The Compact Disc paved the way for the modern digital media landscape we inhabit today. Without the CD, we might not have DVD, Blu-Ray, digital downloads or streaming media we enjoy today.

    Other milestones and trivial factoids in CD history: 
  • The first recording pressed onto CD was a performance of Richard Strauss' An Alpine Symphony by the Berlin Philharmonic, conducted by Herbert von Karajan; the recording and CD were both made purely for testing purposes, with Karjan having been instated as an ambassador for the CD format in 1979. To this day, the recording has never been publicly released.
  • The first public demonstration of the CD was on a 1981 episode of Tomorrow's World, which featured a test CD of The Bee Gees' Living Eyes.
  • The first CD manufactured for commercial release was a 1979 recording of Claudio Arrau performing various waltzes by Fryderyk Chopin on piano, aptly titled Waltzes.
  • The first popular music CD manufactured for commercial release was a reissue of ABBA's The Visitors.
  • The first CD played over the radio was Dire Straits' Love Over Gold in October of 1982.
  • The first CD manufactured in the United States was, fittingly, Bruce Springsteen's Born in the U.S.A., pressed by Sony DADC. The first CD released from this plant, however, was a compilation of Thomas Edison's wax cylinder recordings.
  • The first major artist to have their entire back-catalog available on CD was David Bowie, whose albums were released on the format by Deram Records, RCA Records, and EMI between 1983 and 1985.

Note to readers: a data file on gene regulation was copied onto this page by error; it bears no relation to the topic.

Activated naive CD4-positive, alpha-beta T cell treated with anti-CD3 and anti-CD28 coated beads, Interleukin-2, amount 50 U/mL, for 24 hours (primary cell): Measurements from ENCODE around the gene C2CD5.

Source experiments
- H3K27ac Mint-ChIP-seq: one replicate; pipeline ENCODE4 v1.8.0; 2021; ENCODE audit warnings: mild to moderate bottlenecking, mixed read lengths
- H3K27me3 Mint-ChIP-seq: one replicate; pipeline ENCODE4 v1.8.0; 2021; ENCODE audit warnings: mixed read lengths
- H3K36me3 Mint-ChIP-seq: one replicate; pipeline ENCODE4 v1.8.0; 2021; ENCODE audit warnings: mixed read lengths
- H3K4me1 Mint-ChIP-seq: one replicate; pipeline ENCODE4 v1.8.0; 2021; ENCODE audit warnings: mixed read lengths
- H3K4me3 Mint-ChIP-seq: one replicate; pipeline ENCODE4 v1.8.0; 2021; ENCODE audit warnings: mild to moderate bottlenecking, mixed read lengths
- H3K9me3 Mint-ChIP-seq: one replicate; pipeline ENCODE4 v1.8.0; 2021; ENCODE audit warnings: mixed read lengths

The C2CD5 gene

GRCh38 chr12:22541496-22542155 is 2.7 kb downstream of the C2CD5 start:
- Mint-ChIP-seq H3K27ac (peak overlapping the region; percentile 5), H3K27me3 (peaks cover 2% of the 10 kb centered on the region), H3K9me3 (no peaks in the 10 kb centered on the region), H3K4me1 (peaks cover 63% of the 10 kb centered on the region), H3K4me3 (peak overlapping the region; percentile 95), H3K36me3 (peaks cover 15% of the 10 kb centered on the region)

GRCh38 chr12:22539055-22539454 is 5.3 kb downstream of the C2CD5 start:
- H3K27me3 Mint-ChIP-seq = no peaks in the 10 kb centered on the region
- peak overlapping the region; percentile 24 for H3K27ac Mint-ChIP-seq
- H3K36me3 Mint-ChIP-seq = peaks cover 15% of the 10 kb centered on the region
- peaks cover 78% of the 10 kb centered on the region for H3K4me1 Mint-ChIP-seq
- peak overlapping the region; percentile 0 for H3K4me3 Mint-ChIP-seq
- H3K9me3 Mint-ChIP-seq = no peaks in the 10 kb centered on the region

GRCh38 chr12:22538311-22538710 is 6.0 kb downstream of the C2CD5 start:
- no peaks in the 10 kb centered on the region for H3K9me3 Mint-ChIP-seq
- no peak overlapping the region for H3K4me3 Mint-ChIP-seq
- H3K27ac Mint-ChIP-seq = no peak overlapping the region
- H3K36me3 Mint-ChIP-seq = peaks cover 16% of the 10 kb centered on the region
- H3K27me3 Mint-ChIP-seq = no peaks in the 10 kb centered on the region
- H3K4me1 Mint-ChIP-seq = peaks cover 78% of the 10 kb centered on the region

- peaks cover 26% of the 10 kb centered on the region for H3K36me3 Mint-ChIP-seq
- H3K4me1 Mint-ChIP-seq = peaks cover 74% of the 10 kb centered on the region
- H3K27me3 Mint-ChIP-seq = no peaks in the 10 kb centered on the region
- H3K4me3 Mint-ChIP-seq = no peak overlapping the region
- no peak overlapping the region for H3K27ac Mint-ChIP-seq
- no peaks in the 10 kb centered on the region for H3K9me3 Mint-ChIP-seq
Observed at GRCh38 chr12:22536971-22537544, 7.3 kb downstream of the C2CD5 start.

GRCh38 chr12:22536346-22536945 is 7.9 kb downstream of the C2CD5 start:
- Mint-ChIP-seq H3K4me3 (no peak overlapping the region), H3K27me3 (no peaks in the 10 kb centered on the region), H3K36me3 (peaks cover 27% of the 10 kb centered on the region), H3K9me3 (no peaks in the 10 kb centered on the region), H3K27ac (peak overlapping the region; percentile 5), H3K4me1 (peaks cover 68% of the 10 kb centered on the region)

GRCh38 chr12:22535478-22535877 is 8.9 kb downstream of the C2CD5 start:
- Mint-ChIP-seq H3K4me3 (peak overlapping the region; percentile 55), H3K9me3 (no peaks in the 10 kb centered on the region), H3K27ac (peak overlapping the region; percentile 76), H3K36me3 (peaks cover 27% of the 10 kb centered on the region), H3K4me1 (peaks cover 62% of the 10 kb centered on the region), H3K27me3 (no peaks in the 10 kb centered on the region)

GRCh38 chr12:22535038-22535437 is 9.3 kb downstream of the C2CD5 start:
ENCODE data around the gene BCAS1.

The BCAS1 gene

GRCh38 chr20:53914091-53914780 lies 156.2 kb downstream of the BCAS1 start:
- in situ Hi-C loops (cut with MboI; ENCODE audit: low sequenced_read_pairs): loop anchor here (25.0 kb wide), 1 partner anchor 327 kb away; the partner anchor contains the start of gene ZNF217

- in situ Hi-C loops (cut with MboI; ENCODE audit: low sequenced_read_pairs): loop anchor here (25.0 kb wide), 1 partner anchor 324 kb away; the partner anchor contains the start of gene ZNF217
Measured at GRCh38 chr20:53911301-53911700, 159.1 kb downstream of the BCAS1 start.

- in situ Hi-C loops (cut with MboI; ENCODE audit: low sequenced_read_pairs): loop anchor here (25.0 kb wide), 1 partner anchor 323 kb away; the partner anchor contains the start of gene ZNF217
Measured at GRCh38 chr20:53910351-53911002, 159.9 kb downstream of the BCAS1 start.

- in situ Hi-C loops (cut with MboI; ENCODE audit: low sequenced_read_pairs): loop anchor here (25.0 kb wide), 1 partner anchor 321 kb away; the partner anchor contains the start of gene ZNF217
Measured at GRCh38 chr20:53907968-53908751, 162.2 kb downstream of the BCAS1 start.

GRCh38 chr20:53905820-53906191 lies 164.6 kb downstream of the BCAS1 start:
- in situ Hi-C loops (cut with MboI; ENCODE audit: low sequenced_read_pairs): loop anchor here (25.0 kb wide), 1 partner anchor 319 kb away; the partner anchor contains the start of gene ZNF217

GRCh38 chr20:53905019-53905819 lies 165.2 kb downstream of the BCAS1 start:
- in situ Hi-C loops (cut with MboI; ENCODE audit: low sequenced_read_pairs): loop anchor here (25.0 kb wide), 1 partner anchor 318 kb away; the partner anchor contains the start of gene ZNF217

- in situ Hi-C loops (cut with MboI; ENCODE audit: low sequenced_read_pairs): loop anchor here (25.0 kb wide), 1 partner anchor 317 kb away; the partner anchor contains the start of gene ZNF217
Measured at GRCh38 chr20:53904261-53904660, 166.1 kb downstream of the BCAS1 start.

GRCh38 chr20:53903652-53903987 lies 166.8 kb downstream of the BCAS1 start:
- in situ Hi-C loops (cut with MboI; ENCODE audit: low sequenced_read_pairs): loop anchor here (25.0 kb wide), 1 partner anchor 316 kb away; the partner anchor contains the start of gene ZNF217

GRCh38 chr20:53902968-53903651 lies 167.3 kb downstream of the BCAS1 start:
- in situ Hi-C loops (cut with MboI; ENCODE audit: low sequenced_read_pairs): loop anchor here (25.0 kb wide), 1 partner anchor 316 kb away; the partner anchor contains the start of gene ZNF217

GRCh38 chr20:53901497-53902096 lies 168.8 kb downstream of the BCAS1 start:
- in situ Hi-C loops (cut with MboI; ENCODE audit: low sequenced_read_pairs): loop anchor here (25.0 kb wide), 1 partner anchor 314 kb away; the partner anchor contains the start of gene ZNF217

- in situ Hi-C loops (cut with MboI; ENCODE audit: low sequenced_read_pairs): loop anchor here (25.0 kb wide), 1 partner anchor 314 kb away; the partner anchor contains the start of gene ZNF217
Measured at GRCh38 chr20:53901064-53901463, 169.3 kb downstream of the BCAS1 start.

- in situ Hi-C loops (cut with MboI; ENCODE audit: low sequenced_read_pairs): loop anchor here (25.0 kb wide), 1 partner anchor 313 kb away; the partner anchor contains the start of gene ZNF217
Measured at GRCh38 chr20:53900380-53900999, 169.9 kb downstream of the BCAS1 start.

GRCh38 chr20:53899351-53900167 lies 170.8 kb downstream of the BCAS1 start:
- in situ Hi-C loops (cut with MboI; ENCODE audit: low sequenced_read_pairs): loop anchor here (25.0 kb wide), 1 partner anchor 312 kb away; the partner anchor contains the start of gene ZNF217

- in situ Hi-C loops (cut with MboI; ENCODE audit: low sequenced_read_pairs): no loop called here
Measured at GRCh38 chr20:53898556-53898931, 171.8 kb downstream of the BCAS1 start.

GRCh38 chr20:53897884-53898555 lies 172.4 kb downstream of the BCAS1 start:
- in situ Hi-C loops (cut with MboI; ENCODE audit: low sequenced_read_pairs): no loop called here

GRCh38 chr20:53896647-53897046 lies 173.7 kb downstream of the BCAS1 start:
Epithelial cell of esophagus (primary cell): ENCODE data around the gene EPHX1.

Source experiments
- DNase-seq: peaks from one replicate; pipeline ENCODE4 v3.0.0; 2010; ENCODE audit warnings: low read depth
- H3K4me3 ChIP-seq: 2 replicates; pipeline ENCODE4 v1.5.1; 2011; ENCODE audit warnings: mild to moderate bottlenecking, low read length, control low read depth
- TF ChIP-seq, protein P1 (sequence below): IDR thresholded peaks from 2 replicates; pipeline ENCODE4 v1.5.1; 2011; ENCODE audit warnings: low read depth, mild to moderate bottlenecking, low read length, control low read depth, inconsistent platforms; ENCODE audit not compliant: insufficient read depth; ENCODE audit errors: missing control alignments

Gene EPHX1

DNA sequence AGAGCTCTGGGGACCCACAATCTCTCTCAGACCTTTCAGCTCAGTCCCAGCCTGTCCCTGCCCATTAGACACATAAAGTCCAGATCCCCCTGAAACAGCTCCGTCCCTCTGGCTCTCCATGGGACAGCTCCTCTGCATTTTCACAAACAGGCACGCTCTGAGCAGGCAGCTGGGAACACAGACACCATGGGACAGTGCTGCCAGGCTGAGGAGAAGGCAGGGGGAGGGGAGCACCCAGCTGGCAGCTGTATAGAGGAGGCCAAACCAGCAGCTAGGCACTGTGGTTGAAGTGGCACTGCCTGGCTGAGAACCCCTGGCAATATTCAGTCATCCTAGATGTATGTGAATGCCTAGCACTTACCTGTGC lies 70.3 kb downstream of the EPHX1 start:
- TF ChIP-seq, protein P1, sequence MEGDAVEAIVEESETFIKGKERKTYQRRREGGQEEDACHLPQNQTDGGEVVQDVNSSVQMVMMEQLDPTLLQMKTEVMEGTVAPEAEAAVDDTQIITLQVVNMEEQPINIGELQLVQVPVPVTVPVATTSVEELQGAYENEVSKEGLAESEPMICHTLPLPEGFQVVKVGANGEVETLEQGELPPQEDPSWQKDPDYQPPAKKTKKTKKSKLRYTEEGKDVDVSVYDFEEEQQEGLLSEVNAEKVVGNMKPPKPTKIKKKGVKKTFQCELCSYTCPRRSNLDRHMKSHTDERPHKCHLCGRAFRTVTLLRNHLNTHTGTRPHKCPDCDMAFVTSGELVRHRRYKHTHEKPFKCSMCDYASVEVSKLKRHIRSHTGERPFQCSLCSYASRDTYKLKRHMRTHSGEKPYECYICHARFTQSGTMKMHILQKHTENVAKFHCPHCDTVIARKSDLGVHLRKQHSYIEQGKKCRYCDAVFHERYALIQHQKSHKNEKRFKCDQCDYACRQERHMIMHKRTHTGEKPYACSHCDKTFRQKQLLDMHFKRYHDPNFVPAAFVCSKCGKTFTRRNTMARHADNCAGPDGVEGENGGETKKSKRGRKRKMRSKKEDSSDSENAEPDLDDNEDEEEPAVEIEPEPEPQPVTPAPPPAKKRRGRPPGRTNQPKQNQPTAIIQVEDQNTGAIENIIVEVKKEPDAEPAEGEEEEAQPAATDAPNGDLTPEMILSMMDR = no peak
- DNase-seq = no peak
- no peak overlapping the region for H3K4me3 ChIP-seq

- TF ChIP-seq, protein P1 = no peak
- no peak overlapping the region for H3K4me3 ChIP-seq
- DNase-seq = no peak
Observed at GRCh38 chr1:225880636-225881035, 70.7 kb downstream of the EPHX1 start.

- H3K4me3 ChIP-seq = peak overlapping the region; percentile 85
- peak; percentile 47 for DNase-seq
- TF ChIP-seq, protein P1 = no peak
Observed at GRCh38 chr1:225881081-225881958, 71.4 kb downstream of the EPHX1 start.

• The first record label centered around the CD format was independent label Rykodisc, formed in 1983 and initially marketed as the world's first CD-only label. However, Ryko's adherence to this title wouldn't last long, with them creating a "Ryko Analogue" imprint for LP and cassette releases on the label.
  • The first CD to surpass 78 minutes was a self-titled Mission of Burma compilation released by Rykodisc in 1988. The album's unusually long length was made into a marketing point, though it was also the subject of a warning on the packaging pointing out that some players would be unable to play the last track, a cover of The Stooges' "1970".
  • The longest song ever released on a CD was "Apparente Libertà" by Giancarlo Ferrari; published in 2008, the song clocks in at 76:44.
  • On a more dubious note, the first CD to include copy protection software was White Lillies Island by Natalie Imbruglia in 2001. Widespread backlash against the overreaching effects of this software led to BMG having to recall the discs, reissue it without the software, and offer affected consumers replacement CDs for free.

Alternative Title(s): CD